logo

REDTUBE Porn Site Enforcing Its Intellectual Property Rights

redtube

In an interesting twist, famed porn “tube” site REDTUBE, has decided to enforce some of its own intellectual property, despite the significant amount of copyright violations in the content it reproduces on its website.  In the recent cybersquatting case of Bright Imperial Ltd. v. Ho Nim WIPO Case No. D2010-0321, April 28, 2010, a single member Panel was face with a dispute over the domain, www.redtubehentai.com. REDTUBE is the well known website providing adult videos clips through its website www.redtube.com. REDTUBE boasts that it was the 63rd most trafficked website in the world and is the third most popular adult website. Complainant is the owner of multiple international trademark registrations for the REDTUBE mark.

Paragraph 4(a) of the ICANN UDRP Policy requires the Complainant to prove all of the following in order for its contentions to be supported in the proceedings: (i) the disputed domain name is identical or confusingly similar to a trademark or service mark in which the Complainant has rights; and (ii) the Respondent has no rights or legitimate interests in respect of the disputed domain name; and (iii) the disputed domain name has been registered and is being used in bad faith.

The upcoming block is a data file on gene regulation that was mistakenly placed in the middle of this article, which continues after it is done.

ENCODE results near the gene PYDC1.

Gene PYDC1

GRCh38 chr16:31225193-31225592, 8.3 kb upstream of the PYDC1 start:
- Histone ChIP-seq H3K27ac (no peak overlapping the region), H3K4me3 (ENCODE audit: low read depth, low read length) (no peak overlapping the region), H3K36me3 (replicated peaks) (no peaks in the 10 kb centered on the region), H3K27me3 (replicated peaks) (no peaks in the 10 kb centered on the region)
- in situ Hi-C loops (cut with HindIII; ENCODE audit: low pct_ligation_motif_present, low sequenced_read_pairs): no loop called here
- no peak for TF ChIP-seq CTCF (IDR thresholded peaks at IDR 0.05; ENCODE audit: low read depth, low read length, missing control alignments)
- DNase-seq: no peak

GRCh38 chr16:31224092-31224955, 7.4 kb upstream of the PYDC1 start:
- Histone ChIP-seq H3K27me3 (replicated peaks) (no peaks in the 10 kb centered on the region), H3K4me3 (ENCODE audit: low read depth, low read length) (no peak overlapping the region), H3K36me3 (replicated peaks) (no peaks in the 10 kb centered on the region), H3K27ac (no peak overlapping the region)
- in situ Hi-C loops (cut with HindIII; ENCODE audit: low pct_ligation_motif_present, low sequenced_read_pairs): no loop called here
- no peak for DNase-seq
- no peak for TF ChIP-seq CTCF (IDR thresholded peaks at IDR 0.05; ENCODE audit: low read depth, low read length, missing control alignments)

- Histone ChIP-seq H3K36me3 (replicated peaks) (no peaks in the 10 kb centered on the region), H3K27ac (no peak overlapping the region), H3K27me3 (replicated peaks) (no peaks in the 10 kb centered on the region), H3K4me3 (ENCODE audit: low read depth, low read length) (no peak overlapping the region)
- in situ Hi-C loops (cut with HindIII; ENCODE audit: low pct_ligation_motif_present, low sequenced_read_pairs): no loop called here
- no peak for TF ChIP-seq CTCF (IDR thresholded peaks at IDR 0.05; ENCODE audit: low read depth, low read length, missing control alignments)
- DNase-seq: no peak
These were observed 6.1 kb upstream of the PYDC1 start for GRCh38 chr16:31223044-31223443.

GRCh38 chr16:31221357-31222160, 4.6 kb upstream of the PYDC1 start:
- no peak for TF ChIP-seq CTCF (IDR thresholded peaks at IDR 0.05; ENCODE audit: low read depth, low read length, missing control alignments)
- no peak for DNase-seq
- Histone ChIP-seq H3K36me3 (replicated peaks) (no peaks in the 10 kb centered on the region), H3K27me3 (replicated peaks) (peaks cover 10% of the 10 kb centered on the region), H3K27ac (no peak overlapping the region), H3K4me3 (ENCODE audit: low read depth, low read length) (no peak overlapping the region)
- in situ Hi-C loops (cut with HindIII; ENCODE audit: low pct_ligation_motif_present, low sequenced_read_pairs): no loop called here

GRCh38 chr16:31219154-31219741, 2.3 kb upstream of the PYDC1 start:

In addressing the first element the Panel explained that Complainant’s mark was registered in various jurisdictions and that the disputed domain merely added the generic word “hentai” after the mark. The Panel found this to be confusingly similar to the REDTUBE mark.

Moving onto the second element, the Panel explained that REDTUBE presented a prima facie case and found that Respondent had not made a bona fide offering of goods or services. For these reasons, the Complainant had satisfied this element.

Lastly, regarding bad faith, the Panel found that Respondent had registered many other domains which were confusingly similar to third party trademarks, showing a pattern of such bad faith behavior. Additionally, since the domain contained third party links in direct competition to Complainant, such actions were proof of bad faith.

For all these reasons, the Panel found that Complainant had met its burden and ruled that the domain be TRANSFERRED.

Leave a Reply

Switch to our mobile site